Consider, to learn Japanese, you need to learn katakana, hiragana, and kanji (Chinese characters). In this respect it's more difficult to learn written Japanese than Chinese, yet that did not stop Japan from becoming the economic powerhouse in post-WW2 Asia. Nor has China's 2,000-3,000+ year old (debatable depending on your view of bone script) writing system prevented the country's economic rise in recent decades.
The point that I've been trying to make here is that, John Reed's article (post #1 in this thread) and what he advocates is harmful to America's economic and security interests. Of all the articles published in Chinese, only a small fraction is translated and published in English. America depends on Americans who live domestically and abroad in China to learn the Chinese language and read everything they can about what's going on, and to provide accurate & factual analysis to American businesses and policymakers. The language being more or less difficult to learn is not an acceptable excuse to remain ignorant.
While ex-pats can choose to live in a happy bubble, to suggest that everyone else should do the same results in American scholars and analysts in colored glasses, indulging in their alphabetic-superiority fantasy and can't even point to the Chinese capital or Yangtze River on a map.
20 years ago (1993), the Chinese missile force didn't even have modern simulators and used cardboards and hand-drawn instruments for training: (see: 01:15)
If you went to China in 1993 and preached western technical superiority, you'd have had an audience. However, in this year (2013), Chinese missile defense export systems beat American, European, and Russian systems and won Turkey's $4 billion missile-defense contract. The Chinese HQ-9 (FD-2000) system is said to have hit all targets during test demonstrations while the others missed some, and the Chinese under-cut the competition by more than half a billion dollars.
While Westerners think that the Chinese are backward with an archaic language and lack innovation, the Chinese went from using cardboard boxes and markers to simulate computers 20 years ago, to exporting missile defense systems that beat American and European systems & at a lower price today. To a NATO country no less. The American government sent envoys to Turkey this month to "discuss" the bid and probably applying all kinds of carrot & stick tactics to get Turkey to change their minds. While the deal may or may not go through under US pressure, the Chinese has little reason to think that they'd remain technically backward today. Does Raytheon, maker of the Patriot missile system, think that the "archaic" Chinese language means that the Chinese will never make a better missile, despite the fact that it was the Chinese who invented rockets in the first place?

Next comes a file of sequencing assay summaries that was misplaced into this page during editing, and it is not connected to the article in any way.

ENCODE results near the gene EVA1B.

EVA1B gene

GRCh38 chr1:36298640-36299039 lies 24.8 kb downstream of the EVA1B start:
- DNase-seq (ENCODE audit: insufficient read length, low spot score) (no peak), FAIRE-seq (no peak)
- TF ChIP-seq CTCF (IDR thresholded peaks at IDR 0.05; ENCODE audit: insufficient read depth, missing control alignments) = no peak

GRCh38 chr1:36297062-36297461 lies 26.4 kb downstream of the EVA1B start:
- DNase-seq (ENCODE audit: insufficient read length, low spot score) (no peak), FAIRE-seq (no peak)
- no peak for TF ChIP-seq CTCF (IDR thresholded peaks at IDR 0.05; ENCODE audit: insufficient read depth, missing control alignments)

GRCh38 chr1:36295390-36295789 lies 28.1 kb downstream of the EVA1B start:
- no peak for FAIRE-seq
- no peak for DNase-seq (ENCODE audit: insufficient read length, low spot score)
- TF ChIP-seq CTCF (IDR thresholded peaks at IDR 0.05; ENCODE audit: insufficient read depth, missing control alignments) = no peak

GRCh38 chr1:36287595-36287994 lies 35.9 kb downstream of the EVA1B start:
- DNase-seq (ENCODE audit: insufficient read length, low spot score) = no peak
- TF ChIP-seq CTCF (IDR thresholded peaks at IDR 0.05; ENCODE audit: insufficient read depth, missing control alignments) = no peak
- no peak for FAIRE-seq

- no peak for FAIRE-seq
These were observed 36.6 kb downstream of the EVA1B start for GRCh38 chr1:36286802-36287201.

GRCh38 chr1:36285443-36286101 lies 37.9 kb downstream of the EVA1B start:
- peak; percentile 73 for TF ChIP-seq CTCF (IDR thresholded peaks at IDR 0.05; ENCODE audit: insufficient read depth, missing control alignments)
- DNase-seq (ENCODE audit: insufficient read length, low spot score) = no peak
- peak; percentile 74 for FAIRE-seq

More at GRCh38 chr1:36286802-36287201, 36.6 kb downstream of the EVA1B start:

http://www.reuters.com/article/2013/10/ ... 9X20131024
Going back to Japan, their defense industry came close to replacing the US-made Aegis combat system with ESSM and SM-2 missiles in recent years. The Akizuki class DDG is equipped with Japanese made ATECS (advanced tech combat system / OYQ-11 & FCS-3A AAW (anti-air warfare) suite. It was supposed to be armed with AHRIM/XRIM-4 missiles developed from the Japanese Type 99 AAM. However the program was axed due to "budgetary concerns" and they went back to importing US-made ESSM missiles.
The Japanese XRIM-4 development program was looking into DRE (ducted rock engine propellant) system that would've eventually increased the missile's range from 100km-120km to 200km-350km. While the range is inferior to the SM-3 and SM-6, the Japanese would've effectively eliminated the need to import US made AAW system except for long-range ballistic missile defense. If and when they lift constitutional restrictions on the military, the Japanese defense industry would directly compete against Lockheed Martian on ship based AAW system exports.
Advanced weapon system exports is important to the defense industry, because that's one of their major source of revenue to off-set R&D costs. For example, when Taiwan buys US-made patriot missile systems, in addition to the purchase price, Taiwan must pay a share of the R&D cost, covering localization, anti-tampering, R&D for special export variant, and R&D for the original system development cost. Thus, the cost of R&D is spread out among the buyers, including the US DoD. When there are fewer buyers (and more competition), the cost of R&D is shared by fewer customers and thus each customer must pay more out of their defense budget.
Prior to WW2, Americans made fun of the Japanese saying that their slanted eyes render them unable to fly airplanes. Well, that sure didn't stop them from bombing Pearl Harbor. Would anyone in the US defense industry, specifically Lockheed Martian, like to make fun of the Japanese "archaic language" and claim that their lack of innovation means they will never be a competitor in the navy AAW systems market?